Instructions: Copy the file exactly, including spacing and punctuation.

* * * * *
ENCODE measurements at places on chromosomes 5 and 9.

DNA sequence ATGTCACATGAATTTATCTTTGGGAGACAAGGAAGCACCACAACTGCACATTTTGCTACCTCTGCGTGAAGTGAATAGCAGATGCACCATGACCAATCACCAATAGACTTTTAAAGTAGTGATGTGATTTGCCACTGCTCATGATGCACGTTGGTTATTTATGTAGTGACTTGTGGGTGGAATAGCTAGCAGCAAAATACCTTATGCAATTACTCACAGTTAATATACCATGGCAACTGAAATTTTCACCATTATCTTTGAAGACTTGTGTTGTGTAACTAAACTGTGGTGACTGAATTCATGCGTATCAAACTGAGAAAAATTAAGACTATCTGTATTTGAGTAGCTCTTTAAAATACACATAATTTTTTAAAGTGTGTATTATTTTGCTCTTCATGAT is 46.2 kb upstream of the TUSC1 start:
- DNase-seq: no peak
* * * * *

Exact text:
ENCODE measurements at places on chromosomes 5 and 9.

DNA sequence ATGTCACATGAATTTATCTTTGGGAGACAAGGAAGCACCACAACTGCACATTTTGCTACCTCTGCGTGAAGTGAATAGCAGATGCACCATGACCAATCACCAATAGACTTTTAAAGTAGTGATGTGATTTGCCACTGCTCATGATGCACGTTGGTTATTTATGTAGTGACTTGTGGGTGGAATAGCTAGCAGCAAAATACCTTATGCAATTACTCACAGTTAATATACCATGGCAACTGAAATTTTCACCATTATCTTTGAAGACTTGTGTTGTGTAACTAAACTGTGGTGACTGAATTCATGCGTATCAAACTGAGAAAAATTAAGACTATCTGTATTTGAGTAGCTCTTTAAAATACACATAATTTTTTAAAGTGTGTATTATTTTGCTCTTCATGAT is 46.2 kb upstream of the TUSC1 start:
- DNase-seq: no peak